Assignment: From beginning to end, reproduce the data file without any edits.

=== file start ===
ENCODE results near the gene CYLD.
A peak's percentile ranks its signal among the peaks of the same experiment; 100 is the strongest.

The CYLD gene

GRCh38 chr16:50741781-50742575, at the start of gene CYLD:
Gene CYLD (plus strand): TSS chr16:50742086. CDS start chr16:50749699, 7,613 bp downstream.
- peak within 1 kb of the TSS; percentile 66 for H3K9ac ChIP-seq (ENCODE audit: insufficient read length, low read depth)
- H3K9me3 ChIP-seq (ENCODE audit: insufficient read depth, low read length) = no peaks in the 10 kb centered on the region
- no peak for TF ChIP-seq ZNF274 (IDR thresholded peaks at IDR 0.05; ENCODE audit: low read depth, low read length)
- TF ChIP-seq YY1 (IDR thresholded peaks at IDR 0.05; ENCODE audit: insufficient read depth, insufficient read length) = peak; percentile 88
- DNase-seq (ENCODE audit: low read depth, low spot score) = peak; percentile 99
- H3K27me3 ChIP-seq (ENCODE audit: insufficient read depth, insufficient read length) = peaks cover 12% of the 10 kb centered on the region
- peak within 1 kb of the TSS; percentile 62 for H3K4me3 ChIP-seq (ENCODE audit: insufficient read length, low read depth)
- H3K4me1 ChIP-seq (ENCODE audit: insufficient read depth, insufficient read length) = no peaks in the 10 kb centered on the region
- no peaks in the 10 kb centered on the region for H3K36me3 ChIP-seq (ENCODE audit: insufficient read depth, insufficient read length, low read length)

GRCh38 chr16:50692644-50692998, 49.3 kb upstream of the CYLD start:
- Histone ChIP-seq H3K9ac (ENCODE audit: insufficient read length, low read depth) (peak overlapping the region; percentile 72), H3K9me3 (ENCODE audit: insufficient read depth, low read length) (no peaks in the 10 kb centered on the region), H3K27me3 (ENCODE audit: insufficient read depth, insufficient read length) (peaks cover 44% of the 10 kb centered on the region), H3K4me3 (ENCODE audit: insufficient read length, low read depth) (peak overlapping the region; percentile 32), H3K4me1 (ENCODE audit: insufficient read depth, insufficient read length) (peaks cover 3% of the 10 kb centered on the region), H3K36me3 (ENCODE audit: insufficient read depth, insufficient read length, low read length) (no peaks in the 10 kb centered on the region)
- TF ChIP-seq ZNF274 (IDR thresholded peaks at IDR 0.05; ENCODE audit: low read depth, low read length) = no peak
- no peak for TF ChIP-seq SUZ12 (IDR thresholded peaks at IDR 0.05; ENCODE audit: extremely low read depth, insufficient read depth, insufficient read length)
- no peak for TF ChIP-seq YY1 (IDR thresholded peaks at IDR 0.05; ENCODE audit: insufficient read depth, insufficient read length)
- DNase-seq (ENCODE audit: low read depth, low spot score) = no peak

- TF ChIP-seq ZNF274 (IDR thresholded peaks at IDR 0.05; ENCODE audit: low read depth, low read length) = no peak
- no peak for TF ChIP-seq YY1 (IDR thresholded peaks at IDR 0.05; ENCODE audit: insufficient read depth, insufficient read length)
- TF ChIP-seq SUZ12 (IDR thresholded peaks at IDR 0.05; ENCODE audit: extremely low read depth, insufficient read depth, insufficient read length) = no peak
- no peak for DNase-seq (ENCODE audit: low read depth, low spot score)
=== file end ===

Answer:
ENCODE results near the gene CYLD.
A peak's percentile ranks its signal among the peaks of the same experiment; 100 is the strongest.

The CYLD gene

GRCh38 chr16:50741781-50742575, at the start of gene CYLD:
Gene CYLD (plus strand): TSS chr16:50742086. CDS start chr16:50749699, 7,613 bp downstream.
- peak within 1 kb of the TSS; percentile 66 for H3K9ac ChIP-seq (ENCODE audit: insufficient read length, low read depth)
- H3K9me3 ChIP-seq (ENCODE audit: insufficient read depth, low read length) = no peaks in the 10 kb centered on the region
- no peak for TF ChIP-seq ZNF274 (IDR thresholded peaks at IDR 0.05; ENCODE audit: low read depth, low read length)
- TF ChIP-seq YY1 (IDR thresholded peaks at IDR 0.05; ENCODE audit: insufficient read depth, insufficient read length) = peak; percentile 88
- DNase-seq (ENCODE audit: low read depth, low spot score) = peak; percentile 99
- H3K27me3 ChIP-seq (ENCODE audit: insufficient read depth, insufficient read length) = peaks cover 12% of the 10 kb centered on the region
- peak within 1 kb of the TSS; percentile 62 for H3K4me3 ChIP-seq (ENCODE audit: insufficient read length, low read depth)
- H3K4me1 ChIP-seq (ENCODE audit: insufficient read depth, insufficient read length) = no peaks in the 10 kb centered on the region
- no peaks in the 10 kb centered on the region for H3K36me3 ChIP-seq (ENCODE audit: insufficient read depth, insufficient read length, low read length)

GRCh38 chr16:50692644-50692998, 49.3 kb upstream of the CYLD start:
- Histone ChIP-seq H3K9ac (ENCODE audit: insufficient read length, low read depth) (peak overlapping the region; percentile 72), H3K9me3 (ENCODE audit: insufficient read depth, low read length) (no peaks in the 10 kb centered on the region), H3K27me3 (ENCODE audit: insufficient read depth, insufficient read length) (peaks cover 44% of the 10 kb centered on the region), H3K4me3 (ENCODE audit: insufficient read length, low read depth) (peak overlapping the region; percentile 32), H3K4me1 (ENCODE audit: insufficient read depth, insufficient read length) (peaks cover 3% of the 10 kb centered on the region), H3K36me3 (ENCODE audit: insufficient read depth, insufficient read length, low read length) (no peaks in the 10 kb centered on the region)
- TF ChIP-seq ZNF274 (IDR thresholded peaks at IDR 0.05; ENCODE audit: low read depth, low read length) = no peak
- no peak for TF ChIP-seq SUZ12 (IDR thresholded peaks at IDR 0.05; ENCODE audit: extremely low read depth, insufficient read depth, insufficient read length)
- no peak for TF ChIP-seq YY1 (IDR thresholded peaks at IDR 0.05; ENCODE audit: insufficient read depth, insufficient read length)
- DNase-seq (ENCODE audit: low read depth, low spot score) = no peak

- TF ChIP-seq ZNF274 (IDR thresholded peaks at IDR 0.05; ENCODE audit: low read depth, low read length) = no peak
- no peak for TF ChIP-seq YY1 (IDR thresholded peaks at IDR 0.05; ENCODE audit: insufficient read depth, insufficient read length)
- TF ChIP-seq SUZ12 (IDR thresholded peaks at IDR 0.05; ENCODE audit: extremely low read depth, insufficient read depth, insufficient read length) = no peak
- no peak for DNase-seq (ENCODE audit: low read depth, low spot score)